There is even an X-Phone (I’m not kidding) that Xavier can use to talk directly to the president. When a disaster involving a space shuttle puts astronauts at risk, the X-Men jump into action. While they successfully save the astronauts, Jean is hit with a solar flare that turns out to be a deadly cosmic force that enhances her powers and accesses her previous trauma.

This is where writer and director Simon Kinberg is trying to make up for the butchered job he did on the Dark Phoenix Saga with “X-Men: The Last Stand”. Yes, it is a cosmic force that inhabits Jean, turning her into the Dark Phoenix, but he still had to add the whole thing with the blocking of her past traumatic events in order to show us all that even Xavier can make mistakes. Now, this film is not the worst thing that has ever happened to cinema, but it is deeply flawed on just about every level.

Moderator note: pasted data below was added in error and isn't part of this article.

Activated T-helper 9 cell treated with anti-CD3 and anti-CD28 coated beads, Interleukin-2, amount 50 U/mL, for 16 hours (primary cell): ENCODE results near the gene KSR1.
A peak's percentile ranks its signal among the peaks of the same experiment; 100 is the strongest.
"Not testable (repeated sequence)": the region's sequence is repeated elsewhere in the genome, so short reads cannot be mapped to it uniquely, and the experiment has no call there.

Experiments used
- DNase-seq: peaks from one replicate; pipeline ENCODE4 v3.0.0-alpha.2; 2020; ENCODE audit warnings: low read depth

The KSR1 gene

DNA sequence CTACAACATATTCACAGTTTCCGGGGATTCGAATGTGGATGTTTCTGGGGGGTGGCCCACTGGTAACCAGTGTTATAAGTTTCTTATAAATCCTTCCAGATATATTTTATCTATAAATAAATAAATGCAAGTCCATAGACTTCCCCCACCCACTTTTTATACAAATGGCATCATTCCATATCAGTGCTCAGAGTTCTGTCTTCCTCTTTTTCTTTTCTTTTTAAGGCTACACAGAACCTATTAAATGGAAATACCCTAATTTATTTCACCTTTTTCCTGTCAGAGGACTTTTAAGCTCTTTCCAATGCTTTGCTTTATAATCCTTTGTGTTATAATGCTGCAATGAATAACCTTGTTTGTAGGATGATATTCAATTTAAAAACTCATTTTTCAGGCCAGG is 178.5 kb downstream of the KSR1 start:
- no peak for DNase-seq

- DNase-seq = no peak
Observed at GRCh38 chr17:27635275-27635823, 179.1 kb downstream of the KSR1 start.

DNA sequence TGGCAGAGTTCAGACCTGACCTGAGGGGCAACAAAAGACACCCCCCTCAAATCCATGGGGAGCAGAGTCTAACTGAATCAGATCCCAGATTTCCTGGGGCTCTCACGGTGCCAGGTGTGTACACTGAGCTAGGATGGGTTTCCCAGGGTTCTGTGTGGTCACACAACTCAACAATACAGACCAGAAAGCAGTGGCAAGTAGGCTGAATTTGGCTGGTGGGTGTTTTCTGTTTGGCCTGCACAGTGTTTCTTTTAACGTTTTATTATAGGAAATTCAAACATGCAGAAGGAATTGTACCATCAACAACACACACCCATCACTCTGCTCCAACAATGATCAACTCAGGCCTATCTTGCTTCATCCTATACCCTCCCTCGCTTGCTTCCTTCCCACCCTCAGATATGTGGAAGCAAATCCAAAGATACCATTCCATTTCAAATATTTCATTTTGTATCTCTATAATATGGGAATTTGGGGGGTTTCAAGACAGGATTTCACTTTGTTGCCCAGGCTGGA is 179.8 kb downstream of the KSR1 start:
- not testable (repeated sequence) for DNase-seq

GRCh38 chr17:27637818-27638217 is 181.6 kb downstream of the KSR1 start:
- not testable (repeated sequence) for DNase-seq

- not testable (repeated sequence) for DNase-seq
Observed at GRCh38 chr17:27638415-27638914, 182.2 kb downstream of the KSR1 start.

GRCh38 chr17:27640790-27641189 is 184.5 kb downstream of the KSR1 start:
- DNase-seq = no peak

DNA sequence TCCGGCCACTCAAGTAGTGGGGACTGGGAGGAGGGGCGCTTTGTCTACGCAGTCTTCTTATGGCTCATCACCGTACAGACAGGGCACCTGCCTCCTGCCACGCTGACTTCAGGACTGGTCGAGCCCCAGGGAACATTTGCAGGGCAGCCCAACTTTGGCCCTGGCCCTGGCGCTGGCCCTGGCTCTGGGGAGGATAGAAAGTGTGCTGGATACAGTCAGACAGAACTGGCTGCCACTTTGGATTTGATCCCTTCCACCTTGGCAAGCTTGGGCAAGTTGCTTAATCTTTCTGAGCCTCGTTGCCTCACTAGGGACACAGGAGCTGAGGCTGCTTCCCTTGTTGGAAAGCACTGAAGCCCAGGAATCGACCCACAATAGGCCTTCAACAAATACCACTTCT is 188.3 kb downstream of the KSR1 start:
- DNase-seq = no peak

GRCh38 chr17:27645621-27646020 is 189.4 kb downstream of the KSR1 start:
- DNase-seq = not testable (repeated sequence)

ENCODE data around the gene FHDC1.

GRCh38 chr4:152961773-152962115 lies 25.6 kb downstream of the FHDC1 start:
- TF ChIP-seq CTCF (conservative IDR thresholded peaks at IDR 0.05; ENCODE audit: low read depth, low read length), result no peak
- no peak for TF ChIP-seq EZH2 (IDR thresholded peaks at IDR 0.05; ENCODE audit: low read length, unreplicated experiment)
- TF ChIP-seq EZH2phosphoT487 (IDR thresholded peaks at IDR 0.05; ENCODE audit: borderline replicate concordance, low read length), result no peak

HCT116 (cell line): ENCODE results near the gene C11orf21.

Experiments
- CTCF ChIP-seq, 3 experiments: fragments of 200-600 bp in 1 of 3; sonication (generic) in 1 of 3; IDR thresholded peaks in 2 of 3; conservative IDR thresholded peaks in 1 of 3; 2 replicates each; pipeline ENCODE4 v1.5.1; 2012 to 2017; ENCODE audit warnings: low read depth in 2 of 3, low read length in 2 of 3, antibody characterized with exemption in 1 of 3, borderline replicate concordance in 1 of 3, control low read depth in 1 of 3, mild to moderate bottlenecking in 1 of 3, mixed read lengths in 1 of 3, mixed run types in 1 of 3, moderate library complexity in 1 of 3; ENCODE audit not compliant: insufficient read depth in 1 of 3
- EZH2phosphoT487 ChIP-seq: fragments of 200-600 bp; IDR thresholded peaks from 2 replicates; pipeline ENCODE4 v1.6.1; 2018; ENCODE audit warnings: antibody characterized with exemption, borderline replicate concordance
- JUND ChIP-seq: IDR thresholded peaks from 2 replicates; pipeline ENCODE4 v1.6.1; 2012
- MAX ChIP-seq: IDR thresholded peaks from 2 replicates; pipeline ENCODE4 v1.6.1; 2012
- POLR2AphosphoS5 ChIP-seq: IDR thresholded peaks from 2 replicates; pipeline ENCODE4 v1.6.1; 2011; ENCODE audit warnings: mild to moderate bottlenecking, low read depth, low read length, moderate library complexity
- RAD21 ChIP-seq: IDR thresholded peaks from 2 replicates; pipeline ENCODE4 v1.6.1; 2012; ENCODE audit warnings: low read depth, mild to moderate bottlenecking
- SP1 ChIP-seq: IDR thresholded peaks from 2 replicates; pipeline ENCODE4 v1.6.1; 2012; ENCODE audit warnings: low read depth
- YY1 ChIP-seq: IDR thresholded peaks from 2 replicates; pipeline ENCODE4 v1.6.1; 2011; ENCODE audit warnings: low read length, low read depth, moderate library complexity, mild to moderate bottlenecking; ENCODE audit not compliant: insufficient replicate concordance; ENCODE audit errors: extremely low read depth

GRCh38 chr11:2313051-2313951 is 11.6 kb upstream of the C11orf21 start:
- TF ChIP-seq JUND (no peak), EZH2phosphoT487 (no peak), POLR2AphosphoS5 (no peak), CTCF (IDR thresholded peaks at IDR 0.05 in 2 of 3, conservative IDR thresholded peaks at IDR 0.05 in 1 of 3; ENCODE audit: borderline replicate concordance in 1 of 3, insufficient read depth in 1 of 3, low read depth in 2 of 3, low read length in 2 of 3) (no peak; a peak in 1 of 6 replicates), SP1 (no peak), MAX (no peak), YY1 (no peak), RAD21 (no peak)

The script, for example, just seems to go through the motions and has no real emotional weight. Even when a major death occurs, I didn’t feel the impact at all. Also, this doesn’t help the film’s cast of talented performers. McAvoy, Fassbender and Turner try their best with what they’re given and Fassbender specifically is the strongest performer here.

As far as the other X-Men are concerned, they try their best as well but their biggest problem is that they don’t really have much to do throughout the film. They’re just kind of there. The lackluster script is not the only problem the film suffers from, though.

Kinberg makes his directorial debut with this film and he only proves that he just wasn’t quite ready to take on a big tentpole movie such as this one. The movie just goes from one scene to another until, mercifully, the movie ends rather quickly.

Even the special-effects aren’t really that good. I mean, there are scenes where characters have to run really fast and do impossible jumps and sometimes they look like the old rubbery humans you would see in some of the early superhero films such as “Spider-Man” and “Blade II”. It sometimes looks that laughably bad.